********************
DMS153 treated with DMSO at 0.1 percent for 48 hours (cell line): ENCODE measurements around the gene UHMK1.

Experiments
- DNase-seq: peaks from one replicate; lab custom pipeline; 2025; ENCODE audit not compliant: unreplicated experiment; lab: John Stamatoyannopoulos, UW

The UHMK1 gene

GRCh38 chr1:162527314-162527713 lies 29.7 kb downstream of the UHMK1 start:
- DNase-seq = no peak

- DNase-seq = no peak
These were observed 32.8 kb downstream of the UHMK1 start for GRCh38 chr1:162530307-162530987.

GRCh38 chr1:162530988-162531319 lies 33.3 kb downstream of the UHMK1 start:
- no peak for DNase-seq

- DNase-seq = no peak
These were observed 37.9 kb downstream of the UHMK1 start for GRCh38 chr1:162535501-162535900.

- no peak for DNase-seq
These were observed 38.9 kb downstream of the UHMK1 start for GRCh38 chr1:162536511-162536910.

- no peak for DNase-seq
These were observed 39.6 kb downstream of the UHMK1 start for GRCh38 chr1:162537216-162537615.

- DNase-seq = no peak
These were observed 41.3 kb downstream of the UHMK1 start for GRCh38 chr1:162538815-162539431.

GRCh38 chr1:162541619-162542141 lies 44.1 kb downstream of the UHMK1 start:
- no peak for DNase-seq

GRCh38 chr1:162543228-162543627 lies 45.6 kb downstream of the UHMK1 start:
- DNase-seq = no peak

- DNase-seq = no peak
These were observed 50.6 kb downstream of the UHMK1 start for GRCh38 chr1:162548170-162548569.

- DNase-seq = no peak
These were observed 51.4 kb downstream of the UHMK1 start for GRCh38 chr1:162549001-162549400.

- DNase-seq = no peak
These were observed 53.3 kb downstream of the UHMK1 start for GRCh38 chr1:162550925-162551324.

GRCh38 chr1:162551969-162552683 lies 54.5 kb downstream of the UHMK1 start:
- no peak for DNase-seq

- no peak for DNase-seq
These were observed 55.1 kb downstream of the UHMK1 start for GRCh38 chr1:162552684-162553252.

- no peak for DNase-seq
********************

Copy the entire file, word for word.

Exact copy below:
DMS153 treated with DMSO at 0.1 percent for 48 hours (cell line): ENCODE measurements around the gene UHMK1.

Experiments
- DNase-seq: peaks from one replicate; lab custom pipeline; 2025; ENCODE audit not compliant: unreplicated experiment; lab: John Stamatoyannopoulos, UW

The UHMK1 gene

GRCh38 chr1:162527314-162527713 lies 29.7 kb downstream of the UHMK1 start:
- DNase-seq = no peak

- DNase-seq = no peak
These were observed 32.8 kb downstream of the UHMK1 start for GRCh38 chr1:162530307-162530987.

GRCh38 chr1:162530988-162531319 lies 33.3 kb downstream of the UHMK1 start:
- no peak for DNase-seq

- DNase-seq = no peak
These were observed 37.9 kb downstream of the UHMK1 start for GRCh38 chr1:162535501-162535900.

- no peak for DNase-seq
These were observed 38.9 kb downstream of the UHMK1 start for GRCh38 chr1:162536511-162536910.

- no peak for DNase-seq
These were observed 39.6 kb downstream of the UHMK1 start for GRCh38 chr1:162537216-162537615.

- DNase-seq = no peak
These were observed 41.3 kb downstream of the UHMK1 start for GRCh38 chr1:162538815-162539431.

GRCh38 chr1:162541619-162542141 lies 44.1 kb downstream of the UHMK1 start:
- no peak for DNase-seq

GRCh38 chr1:162543228-162543627 lies 45.6 kb downstream of the UHMK1 start:
- DNase-seq = no peak

- DNase-seq = no peak
These were observed 50.6 kb downstream of the UHMK1 start for GRCh38 chr1:162548170-162548569.

- DNase-seq = no peak
These were observed 51.4 kb downstream of the UHMK1 start for GRCh38 chr1:162549001-162549400.

- DNase-seq = no peak
These were observed 53.3 kb downstream of the UHMK1 start for GRCh38 chr1:162550925-162551324.

GRCh38 chr1:162551969-162552683 lies 54.5 kb downstream of the UHMK1 start:
- no peak for DNase-seq

- no peak for DNase-seq
These were observed 55.1 kb downstream of the UHMK1 start for GRCh38 chr1:162552684-162553252.

- no peak for DNase-seq